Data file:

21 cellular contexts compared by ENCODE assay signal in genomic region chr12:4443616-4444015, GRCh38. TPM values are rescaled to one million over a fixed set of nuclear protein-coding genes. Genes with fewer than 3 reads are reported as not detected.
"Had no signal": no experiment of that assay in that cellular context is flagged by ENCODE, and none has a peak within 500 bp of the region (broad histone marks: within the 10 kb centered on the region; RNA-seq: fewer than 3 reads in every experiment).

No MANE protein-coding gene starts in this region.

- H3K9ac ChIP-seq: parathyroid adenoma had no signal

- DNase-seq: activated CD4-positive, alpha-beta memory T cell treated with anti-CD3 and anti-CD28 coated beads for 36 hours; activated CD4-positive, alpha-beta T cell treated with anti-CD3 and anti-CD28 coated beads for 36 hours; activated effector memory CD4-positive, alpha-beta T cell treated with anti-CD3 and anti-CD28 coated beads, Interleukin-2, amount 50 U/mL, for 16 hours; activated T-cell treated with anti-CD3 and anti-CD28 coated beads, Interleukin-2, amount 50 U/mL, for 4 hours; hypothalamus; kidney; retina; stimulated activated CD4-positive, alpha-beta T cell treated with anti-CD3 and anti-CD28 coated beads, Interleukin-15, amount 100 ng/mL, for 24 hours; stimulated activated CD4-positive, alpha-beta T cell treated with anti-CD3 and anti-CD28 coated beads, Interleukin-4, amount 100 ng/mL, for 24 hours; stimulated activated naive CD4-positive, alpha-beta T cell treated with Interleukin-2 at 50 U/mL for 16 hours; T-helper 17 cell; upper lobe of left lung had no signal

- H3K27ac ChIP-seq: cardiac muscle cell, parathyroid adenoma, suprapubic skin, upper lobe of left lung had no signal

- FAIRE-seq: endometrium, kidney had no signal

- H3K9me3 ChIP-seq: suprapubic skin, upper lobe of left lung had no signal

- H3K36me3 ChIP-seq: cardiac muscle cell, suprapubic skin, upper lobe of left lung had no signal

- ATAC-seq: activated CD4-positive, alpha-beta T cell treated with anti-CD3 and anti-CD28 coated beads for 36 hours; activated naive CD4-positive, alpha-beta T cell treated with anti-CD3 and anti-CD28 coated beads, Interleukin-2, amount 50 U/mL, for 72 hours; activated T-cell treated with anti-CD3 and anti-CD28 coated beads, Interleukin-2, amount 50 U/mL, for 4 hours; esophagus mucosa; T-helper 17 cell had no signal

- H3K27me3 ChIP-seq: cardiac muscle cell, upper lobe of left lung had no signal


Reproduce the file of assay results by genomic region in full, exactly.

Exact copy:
21 cellular contexts compared by ENCODE assay signal in genomic region chr12:4443616-4444015, GRCh38. TPM values are rescaled to one million over a fixed set of nuclear protein-coding genes. Genes with fewer than 3 reads are reported as not detected.
"Had no signal": no experiment of that assay in that cellular context is flagged by ENCODE, and none has a peak within 500 bp of the region (broad histone marks: within the 10 kb centered on the region; RNA-seq: fewer than 3 reads in every experiment).

No MANE protein-coding gene starts in this region.

- H3K9ac ChIP-seq: parathyroid adenoma had no signal

- DNase-seq: activated CD4-positive, alpha-beta memory T cell treated with anti-CD3 and anti-CD28 coated beads for 36 hours; activated CD4-positive, alpha-beta T cell treated with anti-CD3 and anti-CD28 coated beads for 36 hours; activated effector memory CD4-positive, alpha-beta T cell treated with anti-CD3 and anti-CD28 coated beads, Interleukin-2, amount 50 U/mL, for 16 hours; activated T-cell treated with anti-CD3 and anti-CD28 coated beads, Interleukin-2, amount 50 U/mL, for 4 hours; hypothalamus; kidney; retina; stimulated activated CD4-positive, alpha-beta T cell treated with anti-CD3 and anti-CD28 coated beads, Interleukin-15, amount 100 ng/mL, for 24 hours; stimulated activated CD4-positive, alpha-beta T cell treated with anti-CD3 and anti-CD28 coated beads, Interleukin-4, amount 100 ng/mL, for 24 hours; stimulated activated naive CD4-positive, alpha-beta T cell treated with Interleukin-2 at 50 U/mL for 16 hours; T-helper 17 cell; upper lobe of left lung had no signal

- H3K27ac ChIP-seq: cardiac muscle cell, parathyroid adenoma, suprapubic skin, upper lobe of left lung had no signal

- FAIRE-seq: endometrium, kidney had no signal

- H3K9me3 ChIP-seq: suprapubic skin, upper lobe of left lung had no signal

- H3K36me3 ChIP-seq: cardiac muscle cell, suprapubic skin, upper lobe of left lung had no signal

- ATAC-seq: activated CD4-positive, alpha-beta T cell treated with anti-CD3 and anti-CD28 coated beads for 36 hours; activated naive CD4-positive, alpha-beta T cell treated with anti-CD3 and anti-CD28 coated beads, Interleukin-2, amount 50 U/mL, for 72 hours; activated T-cell treated with anti-CD3 and anti-CD28 coated beads, Interleukin-2, amount 50 U/mL, for 4 hours; esophagus mucosa; T-helper 17 cell had no signal

- H3K27me3 ChIP-seq: cardiac muscle cell, upper lobe of left lung had no signal